Hello fellow Peacocks! Spooky season is upon us! While some are getting ready for pumpkin picking, scary movie binging and wrapping yourself in anything warm, we’re here to tell you about some of your state’s urban legends. You can be digging your nose in your textbooks and drowning yourself in those essays, but how about you and a bunch of friends read and check out these haunted, infamous sites for a ghoulish Halloween season? From the Jersey Devil to the creepiest road in the state, read if you dare!

Newark's Ghost Train

From the website we see in detail just some of the creepiest legends in our beloved state. Here we have Newark's Ghost Train: According to local lore, a ghost train passes through Broad Street Station at midnight on the 10th of every month. The train is said to be driven by an engineer who was killed on the tracks back in 1868. According to the Newark Courier, crowds would wait to spot the specter, but to no avail. Would any of you like to hop on this train?

The Toms River Terror

For those who live in South Jersey, have you guys ever heard of the incident in Toms River? “A haunting in the city made headlines several years ago when a family purchased a home in the neighborhood but fled after only a week, claiming there had been strange noises and occurrences. Allegedly, doors would open and shut, whispers could be heard through the vents, and eerie dragging and scraping sounds came from the basement. The spookiest part of the story? A staff writer for an urban legends website went to interview the family and apparently, the eerie voice of a ghost child can be heard.” It gives you chills just thinking about it!

The Devil's Tower

One of New Jersey’s historically known scary spots to visit is The Devil’s Tower. From New Jersey Haunted houses, The Devil's Tower was built in 1910 by a millionaire sugar importer named Manuel Rionda. Before it received the name Devil's Tower, it was formerly known as Rio Vista. According to reporting from Forbes, the tower was built and dedicated to Rionda’s wife, Harriet Rionda, who was buried on nearby land but later moved to Brookside Cemetery, Englewood. Rumor has it that Mr. Rionda built the tower for his wife so she could look out at the New York City skyline. Others believe he built it as a mausoleum or for religious purposes. But, even with Mrs. Rionda’s death and later Mr. Rionda’s death in the mid 1900’s, many believe Harriet Rionda’s spirit still lives on at the tower.

Since that time, people started calling it Devil's Tower. Witnesses report still hearing noises and smelling perfume, while at other times you can hear a scream as the wife jumps from the tower or a workman falls from it. Her ghostly spirit has also been seen as a shadowy figure in the windows.Pushing, shoving, screams from the tower? Doesn’t get scarier than that!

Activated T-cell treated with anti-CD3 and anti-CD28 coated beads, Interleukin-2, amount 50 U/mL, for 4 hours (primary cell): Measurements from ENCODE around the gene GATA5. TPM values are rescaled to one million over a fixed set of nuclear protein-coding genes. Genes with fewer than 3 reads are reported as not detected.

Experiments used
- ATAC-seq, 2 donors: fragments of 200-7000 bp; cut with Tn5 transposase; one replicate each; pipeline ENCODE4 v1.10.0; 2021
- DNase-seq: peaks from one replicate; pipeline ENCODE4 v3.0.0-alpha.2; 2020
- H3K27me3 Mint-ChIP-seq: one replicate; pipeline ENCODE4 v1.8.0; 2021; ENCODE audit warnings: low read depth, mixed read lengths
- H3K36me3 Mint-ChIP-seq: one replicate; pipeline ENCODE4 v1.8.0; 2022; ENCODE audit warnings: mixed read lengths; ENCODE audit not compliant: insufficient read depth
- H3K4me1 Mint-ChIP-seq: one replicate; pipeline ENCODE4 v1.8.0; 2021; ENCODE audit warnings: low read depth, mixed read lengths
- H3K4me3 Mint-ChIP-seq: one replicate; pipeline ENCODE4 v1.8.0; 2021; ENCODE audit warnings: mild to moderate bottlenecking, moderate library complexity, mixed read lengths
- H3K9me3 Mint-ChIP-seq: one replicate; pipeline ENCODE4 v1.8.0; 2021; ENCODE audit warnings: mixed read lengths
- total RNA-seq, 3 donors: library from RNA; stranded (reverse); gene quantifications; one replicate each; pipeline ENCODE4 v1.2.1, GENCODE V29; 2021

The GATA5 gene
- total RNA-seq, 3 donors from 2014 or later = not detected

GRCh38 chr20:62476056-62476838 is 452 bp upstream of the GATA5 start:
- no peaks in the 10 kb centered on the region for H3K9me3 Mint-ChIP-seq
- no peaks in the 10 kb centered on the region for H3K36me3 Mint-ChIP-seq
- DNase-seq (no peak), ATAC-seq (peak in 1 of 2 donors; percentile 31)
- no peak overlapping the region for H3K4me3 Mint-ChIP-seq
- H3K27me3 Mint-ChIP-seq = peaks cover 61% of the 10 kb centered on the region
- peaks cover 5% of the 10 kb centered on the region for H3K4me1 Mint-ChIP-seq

Clinton Road

Probably one of the most infamous urbans legends in all of New Jersey, our very own Clinton Road. “The 10-mile stretch near West Milford runs from Route 23 to Upper Greenwood Lake. Spooky legends have surrounded the stretch for over 100 years. It has apparently been host to ghosts, witches, unearthly animals and earthly Klansmen. One story says that two brothers stumbled across a KKK meeting on the road near Cross Castle. They made it out alive, but the same can't be said for everyone who has traveled down this paranormal path. In 1983, a cyclist on the road spotted vultures circling a tree. After further exploration, he discovered a garbage bag with a human head sticking out. The investigation surrounding the murder led to the conviction of notorious Mafia hitman, Richard ‘Iceman’ Kuklinski.”( I heard theres no service when you start to get deep into the road. Who’s ready for it?

The Jersey Devil

I know you've all heard of the Chupacabra, BigFoot and the Yeti, but how about Jersey’s very own ghoul: the Jersey Devil himself. Also, from the website that talked about Newark's Ghost Train, New Jersey's most famous urban legend, even our state's NHL team is named after the mysterious creature. Our very own ‘Bigfoot’, the animal is said to have the head of a goat, bat-like wings, horns, small arms, clawed hands, cloven hooves and a forked tail. It resides in the Pine Barrens and emits a blood-curdling scream. The legend begins all the way back with the Lenape tribe, who believed a local woman birthed the strange entity in 1735. It was her 13th child. After birth, the demon fled, not to be seen again for five years, when it was supposedly exorcised by a priest. It was thought to be gone, but was spotted again some time later. In 1909, sightings were so common that the creature got media coverage, and an artist's rendering (seen above) was published in a Philadelphia newspaper. There have been many stories of sightings throughout the years, including one by Joseph Bonaparte, Napoleon's eldest brother. Forget BigFoot. I want to catch demons!

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